Peter Jackson LJ stated that those submissions “miss the point” [30]. If there had been no history of anti-social behaviour, there would be no justification for this use of CCTV but Mr Molloy had to take account of the effect of his behaviour on Ms B. It was determined in this case, that the Article 8 rights of Ms B and her family “overwhelmingly outweigh” [31] any considerations of privacy which Mr Molloy and his wife would normally be entitled to expect and that the circumstances here “undoubtedly justified a departure from the norm” in that one would not normally expect to be recorded by a neighbour leaving or arriving home [31].

It was said that the complaint about the use of CCTV was “patently overblown” [32] and that the CCTV was used only to defend Ms B and her family from Mr Molloy’s behaviour. The logic of Mr Molloy’s argument would be to leave him free to flout court orders without the inconvenience of being recorded doing so.

Peter Jackson LJ said of the amendment that to “most people the obligation to behave in a civilised manner in a shared area in front of their home would not be very burdensome, but the imposition of an order of this kind must still be justified” [34]. It was determined that Ground 2 of the appeal also failed.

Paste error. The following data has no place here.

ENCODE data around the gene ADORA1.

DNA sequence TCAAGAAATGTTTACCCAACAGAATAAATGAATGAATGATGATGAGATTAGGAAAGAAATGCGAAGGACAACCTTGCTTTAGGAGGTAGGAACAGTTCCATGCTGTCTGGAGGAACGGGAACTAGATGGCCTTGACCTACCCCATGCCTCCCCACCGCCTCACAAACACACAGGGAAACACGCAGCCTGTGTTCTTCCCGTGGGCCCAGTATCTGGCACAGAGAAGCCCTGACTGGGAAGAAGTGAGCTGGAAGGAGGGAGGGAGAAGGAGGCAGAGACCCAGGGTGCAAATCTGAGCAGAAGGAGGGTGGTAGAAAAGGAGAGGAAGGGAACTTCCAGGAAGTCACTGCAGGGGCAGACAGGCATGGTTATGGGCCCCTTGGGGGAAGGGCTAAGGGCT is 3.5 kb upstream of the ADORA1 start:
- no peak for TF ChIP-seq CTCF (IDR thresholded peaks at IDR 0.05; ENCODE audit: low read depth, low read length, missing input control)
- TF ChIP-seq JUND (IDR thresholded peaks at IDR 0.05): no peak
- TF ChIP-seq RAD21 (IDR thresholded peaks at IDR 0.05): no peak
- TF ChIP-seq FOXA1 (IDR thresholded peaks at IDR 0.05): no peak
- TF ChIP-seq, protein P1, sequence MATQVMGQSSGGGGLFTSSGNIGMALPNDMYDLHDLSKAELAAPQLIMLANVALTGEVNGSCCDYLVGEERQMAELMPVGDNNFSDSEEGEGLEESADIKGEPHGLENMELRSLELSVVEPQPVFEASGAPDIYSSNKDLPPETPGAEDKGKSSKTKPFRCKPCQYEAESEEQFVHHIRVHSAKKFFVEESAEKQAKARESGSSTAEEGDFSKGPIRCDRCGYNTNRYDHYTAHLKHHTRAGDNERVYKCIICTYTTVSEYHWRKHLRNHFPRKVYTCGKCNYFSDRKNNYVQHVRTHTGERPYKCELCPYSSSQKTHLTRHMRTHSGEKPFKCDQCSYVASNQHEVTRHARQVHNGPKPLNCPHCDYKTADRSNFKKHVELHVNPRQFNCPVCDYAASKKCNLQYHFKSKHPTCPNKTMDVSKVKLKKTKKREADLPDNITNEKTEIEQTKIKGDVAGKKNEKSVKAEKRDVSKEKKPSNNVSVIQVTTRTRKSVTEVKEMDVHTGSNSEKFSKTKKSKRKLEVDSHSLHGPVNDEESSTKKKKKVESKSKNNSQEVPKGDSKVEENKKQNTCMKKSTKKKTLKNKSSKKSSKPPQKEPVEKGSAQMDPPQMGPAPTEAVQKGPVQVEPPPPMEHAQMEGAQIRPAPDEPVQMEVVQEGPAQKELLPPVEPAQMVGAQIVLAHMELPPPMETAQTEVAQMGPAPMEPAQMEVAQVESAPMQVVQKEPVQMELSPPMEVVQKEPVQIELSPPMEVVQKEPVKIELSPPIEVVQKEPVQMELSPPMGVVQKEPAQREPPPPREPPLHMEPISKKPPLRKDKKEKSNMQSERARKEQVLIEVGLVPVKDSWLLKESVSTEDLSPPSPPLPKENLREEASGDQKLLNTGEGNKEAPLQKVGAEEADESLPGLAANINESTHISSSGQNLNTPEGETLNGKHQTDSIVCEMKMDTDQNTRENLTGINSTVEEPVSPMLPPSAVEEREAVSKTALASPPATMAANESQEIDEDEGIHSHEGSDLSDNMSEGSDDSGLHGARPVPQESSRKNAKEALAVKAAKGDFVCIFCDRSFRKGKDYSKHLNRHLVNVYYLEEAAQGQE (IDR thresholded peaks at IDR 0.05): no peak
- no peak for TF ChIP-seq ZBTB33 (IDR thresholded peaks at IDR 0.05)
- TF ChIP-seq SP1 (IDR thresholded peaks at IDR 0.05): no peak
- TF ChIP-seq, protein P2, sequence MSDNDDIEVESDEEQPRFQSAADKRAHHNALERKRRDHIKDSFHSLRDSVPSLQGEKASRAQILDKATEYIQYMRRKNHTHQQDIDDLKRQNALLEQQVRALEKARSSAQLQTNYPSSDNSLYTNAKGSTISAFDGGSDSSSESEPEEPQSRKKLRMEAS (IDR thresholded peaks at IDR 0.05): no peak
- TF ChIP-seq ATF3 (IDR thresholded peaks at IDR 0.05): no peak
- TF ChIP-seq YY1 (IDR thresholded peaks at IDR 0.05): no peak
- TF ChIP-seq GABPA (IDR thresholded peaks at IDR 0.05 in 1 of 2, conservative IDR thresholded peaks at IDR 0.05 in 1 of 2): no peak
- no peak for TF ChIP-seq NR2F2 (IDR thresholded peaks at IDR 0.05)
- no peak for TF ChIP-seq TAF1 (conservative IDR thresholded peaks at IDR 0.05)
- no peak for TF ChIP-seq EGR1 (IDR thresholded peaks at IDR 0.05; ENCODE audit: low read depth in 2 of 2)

The consideration of Article 8 rights in relation to the CCTV in this matter was determined on the facts and the circumstances of the case in that it was considered on the basis of the past behaviour of Mr Molloy and a weighing up of Ms B and Mr Molloy’s rights. Within this matter, Ms B was also advised by the Police to install CCTV (and the judgment notes that Mr Molloy has been convicted of a racially aggravated offence relating to events underlying the injunction) and it was in the hearing conceded that the installation was entirely appropriate upon that advice.

The matter of CCTV in communal/public areas infringing on Article 8 rights will need to be considered on a case-by-case basis, including consideration of the other pieces of legislation and guidance listed above. However, this case highlights a particular set of facts upon which installation may be appropriate.

A copy of the Molloy judgment is available here: https://www.bailii.org/ew/cases/EWCA/Civ/2021/1035.html

The numbers in square brackets related to the paragraph numbers of the judgment.

Member of Becket Chambers are able to provide advice and representation in a variety of civil matters, such as this; please contact the clerks on clerks@becket-chambers.co.uk or 01227 786331 for further details.